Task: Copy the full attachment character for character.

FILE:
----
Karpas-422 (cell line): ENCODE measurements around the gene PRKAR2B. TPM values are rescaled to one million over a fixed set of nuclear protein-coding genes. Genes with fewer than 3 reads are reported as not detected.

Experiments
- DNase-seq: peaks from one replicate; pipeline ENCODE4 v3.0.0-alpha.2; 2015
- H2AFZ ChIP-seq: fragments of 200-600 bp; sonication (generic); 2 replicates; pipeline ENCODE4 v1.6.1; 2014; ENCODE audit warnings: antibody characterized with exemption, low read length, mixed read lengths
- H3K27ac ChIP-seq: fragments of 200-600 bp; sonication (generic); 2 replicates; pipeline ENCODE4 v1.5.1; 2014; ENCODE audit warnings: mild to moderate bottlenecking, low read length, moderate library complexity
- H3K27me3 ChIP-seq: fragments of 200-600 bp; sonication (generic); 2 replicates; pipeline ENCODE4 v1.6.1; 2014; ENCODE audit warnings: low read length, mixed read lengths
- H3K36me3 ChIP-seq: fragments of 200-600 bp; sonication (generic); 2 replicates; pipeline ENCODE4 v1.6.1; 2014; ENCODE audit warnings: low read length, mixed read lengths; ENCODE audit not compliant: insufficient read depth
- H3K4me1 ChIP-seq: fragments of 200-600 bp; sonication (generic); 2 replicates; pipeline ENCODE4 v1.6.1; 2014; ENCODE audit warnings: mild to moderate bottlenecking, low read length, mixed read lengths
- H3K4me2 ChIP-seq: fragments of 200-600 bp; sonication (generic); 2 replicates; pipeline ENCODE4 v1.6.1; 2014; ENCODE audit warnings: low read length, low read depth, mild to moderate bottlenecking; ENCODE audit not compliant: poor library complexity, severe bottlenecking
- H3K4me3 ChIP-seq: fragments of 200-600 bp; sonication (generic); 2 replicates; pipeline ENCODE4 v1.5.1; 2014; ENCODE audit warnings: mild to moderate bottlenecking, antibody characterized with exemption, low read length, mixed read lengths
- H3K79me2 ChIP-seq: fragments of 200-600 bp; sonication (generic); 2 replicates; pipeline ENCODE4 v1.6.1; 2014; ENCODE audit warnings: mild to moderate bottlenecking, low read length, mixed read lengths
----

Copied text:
Karpas-422 (cell line): ENCODE measurements around the gene PRKAR2B. TPM values are rescaled to one million over a fixed set of nuclear protein-coding genes. Genes with fewer than 3 reads are reported as not detected.

Experiments
- DNase-seq: peaks from one replicate; pipeline ENCODE4 v3.0.0-alpha.2; 2015
- H2AFZ ChIP-seq: fragments of 200-600 bp; sonication (generic); 2 replicates; pipeline ENCODE4 v1.6.1; 2014; ENCODE audit warnings: antibody characterized with exemption, low read length, mixed read lengths
- H3K27ac ChIP-seq: fragments of 200-600 bp; sonication (generic); 2 replicates; pipeline ENCODE4 v1.5.1; 2014; ENCODE audit warnings: mild to moderate bottlenecking, low read length, moderate library complexity
- H3K27me3 ChIP-seq: fragments of 200-600 bp; sonication (generic); 2 replicates; pipeline ENCODE4 v1.6.1; 2014; ENCODE audit warnings: low read length, mixed read lengths
- H3K36me3 ChIP-seq: fragments of 200-600 bp; sonication (generic); 2 replicates; pipeline ENCODE4 v1.6.1; 2014; ENCODE audit warnings: low read length, mixed read lengths; ENCODE audit not compliant: insufficient read depth
- H3K4me1 ChIP-seq: fragments of 200-600 bp; sonication (generic); 2 replicates; pipeline ENCODE4 v1.6.1; 2014; ENCODE audit warnings: mild to moderate bottlenecking, low read length, mixed read lengths
- H3K4me2 ChIP-seq: fragments of 200-600 bp; sonication (generic); 2 replicates; pipeline ENCODE4 v1.6.1; 2014; ENCODE audit warnings: low read length, low read depth, mild to moderate bottlenecking; ENCODE audit not compliant: poor library complexity, severe bottlenecking
- H3K4me3 ChIP-seq: fragments of 200-600 bp; sonication (generic); 2 replicates; pipeline ENCODE4 v1.5.1; 2014; ENCODE audit warnings: mild to moderate bottlenecking, antibody characterized with exemption, low read length, mixed read lengths
- H3K79me2 ChIP-seq: fragments of 200-600 bp; sonication (generic); 2 replicates; pipeline ENCODE4 v1.6.1; 2014; ENCODE audit warnings: mild to moderate bottlenecking, low read length, mixed read lengths